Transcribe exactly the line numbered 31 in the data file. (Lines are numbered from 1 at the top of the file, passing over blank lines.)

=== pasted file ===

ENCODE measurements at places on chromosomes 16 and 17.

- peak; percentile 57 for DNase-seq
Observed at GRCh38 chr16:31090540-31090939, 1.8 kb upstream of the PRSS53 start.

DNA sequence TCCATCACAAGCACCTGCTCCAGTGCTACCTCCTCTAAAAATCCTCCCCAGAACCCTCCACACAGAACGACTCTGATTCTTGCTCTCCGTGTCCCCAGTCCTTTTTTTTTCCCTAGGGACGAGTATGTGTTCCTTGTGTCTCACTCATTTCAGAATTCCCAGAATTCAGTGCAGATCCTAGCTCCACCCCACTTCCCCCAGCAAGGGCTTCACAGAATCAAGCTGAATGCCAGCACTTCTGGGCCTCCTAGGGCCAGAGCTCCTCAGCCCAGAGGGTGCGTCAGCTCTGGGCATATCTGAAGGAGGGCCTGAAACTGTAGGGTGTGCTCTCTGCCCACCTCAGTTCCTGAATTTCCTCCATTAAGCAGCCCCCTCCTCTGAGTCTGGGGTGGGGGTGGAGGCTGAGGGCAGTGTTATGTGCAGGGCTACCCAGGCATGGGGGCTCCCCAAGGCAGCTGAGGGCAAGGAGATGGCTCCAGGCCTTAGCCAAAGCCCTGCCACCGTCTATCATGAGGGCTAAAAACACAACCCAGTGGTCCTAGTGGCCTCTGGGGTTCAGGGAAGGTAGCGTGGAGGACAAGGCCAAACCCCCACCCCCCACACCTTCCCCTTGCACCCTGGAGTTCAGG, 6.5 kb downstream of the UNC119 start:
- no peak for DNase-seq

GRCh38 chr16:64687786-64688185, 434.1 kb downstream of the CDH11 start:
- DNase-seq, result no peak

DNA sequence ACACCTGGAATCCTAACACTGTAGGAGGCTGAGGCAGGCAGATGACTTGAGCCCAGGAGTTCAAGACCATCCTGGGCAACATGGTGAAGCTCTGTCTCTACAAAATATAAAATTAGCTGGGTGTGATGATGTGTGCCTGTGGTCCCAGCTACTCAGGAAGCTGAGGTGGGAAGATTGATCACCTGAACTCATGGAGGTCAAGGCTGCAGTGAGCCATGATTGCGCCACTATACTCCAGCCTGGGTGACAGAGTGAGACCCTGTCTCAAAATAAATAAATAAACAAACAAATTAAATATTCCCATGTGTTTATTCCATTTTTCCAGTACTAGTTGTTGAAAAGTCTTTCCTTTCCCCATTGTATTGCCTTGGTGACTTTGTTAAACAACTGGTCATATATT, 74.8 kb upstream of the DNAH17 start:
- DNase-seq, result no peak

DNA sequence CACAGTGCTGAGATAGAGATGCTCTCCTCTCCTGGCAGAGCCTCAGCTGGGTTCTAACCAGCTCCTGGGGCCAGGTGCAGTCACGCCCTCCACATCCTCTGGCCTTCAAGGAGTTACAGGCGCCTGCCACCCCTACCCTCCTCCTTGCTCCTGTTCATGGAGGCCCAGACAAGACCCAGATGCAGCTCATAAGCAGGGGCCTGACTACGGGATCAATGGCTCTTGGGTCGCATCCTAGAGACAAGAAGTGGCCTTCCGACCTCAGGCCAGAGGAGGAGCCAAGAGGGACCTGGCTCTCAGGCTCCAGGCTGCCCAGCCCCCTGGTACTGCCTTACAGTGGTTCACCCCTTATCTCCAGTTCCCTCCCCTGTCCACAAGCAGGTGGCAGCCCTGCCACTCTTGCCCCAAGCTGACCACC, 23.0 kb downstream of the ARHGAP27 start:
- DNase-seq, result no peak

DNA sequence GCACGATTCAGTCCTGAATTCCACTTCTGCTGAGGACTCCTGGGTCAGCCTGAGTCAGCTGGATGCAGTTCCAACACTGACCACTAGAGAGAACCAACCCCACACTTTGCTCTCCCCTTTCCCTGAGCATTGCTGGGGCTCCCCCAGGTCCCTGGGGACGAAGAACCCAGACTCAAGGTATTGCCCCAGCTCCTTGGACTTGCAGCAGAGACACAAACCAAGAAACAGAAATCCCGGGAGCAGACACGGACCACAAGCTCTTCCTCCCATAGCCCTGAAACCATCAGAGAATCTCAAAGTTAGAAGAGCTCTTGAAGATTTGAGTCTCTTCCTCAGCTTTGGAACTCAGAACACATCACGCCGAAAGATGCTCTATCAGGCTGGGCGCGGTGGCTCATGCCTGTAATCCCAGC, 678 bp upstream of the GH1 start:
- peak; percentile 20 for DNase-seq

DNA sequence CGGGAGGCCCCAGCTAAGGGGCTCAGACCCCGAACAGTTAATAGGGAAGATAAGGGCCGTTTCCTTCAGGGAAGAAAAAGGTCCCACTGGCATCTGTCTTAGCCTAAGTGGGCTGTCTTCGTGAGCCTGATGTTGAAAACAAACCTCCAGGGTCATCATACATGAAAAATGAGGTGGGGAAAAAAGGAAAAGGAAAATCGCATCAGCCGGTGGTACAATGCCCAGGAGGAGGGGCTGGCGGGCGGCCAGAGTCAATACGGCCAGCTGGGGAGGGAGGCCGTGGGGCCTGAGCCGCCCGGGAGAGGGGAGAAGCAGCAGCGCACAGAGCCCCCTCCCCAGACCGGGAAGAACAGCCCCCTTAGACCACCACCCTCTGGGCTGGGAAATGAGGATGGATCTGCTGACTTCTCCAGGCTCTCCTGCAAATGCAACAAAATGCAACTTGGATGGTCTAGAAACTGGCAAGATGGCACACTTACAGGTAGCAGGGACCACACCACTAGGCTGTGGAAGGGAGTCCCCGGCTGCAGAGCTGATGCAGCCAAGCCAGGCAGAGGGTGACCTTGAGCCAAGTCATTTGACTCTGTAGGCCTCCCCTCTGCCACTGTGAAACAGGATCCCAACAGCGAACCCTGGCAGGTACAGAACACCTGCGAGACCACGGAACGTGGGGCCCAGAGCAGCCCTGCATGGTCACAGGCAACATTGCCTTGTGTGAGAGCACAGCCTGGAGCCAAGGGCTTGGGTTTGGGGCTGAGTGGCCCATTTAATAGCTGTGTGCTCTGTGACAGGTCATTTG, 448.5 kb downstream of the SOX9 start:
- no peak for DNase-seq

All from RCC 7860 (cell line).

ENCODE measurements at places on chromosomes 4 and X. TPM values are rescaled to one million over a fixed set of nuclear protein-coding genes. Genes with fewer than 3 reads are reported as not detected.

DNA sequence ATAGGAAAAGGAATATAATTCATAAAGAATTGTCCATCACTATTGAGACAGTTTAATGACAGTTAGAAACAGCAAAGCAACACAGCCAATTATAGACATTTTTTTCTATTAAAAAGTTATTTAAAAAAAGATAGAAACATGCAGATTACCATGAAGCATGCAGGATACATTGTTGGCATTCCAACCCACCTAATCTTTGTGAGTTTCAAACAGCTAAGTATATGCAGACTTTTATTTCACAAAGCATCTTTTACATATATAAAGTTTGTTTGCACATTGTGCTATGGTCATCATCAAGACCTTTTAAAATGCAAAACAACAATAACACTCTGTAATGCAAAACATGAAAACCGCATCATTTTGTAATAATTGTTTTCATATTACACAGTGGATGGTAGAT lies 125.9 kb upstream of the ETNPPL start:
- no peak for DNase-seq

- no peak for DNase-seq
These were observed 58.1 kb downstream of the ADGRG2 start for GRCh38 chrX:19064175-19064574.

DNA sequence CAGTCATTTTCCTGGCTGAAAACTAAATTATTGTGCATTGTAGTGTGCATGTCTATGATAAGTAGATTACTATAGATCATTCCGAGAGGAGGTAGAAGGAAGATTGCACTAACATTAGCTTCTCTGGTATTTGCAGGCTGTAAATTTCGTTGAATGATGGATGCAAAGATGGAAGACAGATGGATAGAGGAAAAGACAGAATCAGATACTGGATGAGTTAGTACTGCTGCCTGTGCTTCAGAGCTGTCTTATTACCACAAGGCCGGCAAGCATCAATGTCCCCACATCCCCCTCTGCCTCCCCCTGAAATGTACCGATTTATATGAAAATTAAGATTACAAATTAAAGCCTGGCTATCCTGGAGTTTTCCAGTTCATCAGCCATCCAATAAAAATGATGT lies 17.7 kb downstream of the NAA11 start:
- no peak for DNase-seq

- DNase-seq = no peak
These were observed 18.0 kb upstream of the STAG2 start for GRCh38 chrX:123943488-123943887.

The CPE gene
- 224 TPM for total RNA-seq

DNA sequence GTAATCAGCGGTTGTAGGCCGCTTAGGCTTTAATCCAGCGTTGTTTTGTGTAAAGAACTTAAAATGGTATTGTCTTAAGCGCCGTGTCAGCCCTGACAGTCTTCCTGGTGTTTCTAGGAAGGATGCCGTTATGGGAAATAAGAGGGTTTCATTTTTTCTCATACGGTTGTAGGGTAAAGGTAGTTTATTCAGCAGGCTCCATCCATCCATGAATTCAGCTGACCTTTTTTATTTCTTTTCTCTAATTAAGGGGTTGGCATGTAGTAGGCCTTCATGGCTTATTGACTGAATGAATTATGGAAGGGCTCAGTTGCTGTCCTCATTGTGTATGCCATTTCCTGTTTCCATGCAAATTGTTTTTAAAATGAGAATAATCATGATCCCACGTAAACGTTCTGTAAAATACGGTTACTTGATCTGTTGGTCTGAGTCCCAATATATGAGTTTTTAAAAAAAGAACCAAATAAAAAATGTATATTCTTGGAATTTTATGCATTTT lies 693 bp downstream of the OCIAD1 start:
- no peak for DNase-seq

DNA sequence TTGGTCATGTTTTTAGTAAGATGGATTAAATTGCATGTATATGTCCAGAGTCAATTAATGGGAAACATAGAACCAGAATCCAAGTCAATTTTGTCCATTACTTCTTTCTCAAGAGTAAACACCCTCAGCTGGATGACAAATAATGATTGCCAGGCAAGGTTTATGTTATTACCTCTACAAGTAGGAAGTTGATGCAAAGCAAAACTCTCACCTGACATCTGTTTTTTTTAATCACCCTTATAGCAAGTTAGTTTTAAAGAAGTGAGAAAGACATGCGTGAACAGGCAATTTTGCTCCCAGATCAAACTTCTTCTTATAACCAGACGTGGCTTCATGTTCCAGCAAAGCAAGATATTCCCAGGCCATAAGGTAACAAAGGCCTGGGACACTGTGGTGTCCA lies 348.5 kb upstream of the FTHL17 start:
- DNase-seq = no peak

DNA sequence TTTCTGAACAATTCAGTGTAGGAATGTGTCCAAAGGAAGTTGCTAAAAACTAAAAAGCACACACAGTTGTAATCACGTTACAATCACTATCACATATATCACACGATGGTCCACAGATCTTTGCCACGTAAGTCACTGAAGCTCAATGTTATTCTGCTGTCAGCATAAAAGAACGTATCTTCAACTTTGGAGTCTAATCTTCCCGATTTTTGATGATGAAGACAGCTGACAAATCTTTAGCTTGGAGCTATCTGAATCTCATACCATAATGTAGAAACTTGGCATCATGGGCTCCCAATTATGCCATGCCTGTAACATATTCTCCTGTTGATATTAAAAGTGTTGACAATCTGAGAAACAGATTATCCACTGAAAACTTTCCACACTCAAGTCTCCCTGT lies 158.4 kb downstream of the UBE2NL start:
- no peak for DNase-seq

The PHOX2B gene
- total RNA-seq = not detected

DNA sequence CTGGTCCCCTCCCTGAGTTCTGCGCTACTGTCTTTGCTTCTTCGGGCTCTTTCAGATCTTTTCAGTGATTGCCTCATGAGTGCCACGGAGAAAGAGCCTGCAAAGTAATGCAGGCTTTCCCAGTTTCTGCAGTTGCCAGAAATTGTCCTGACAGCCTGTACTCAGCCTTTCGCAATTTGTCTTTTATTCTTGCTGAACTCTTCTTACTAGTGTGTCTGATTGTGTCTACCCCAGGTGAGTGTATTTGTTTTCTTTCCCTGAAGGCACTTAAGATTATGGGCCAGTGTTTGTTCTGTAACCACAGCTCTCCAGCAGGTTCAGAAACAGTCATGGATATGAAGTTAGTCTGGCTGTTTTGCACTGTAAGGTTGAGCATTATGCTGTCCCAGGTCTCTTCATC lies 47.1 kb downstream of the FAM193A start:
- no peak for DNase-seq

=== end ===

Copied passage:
- DNase-seq = no peak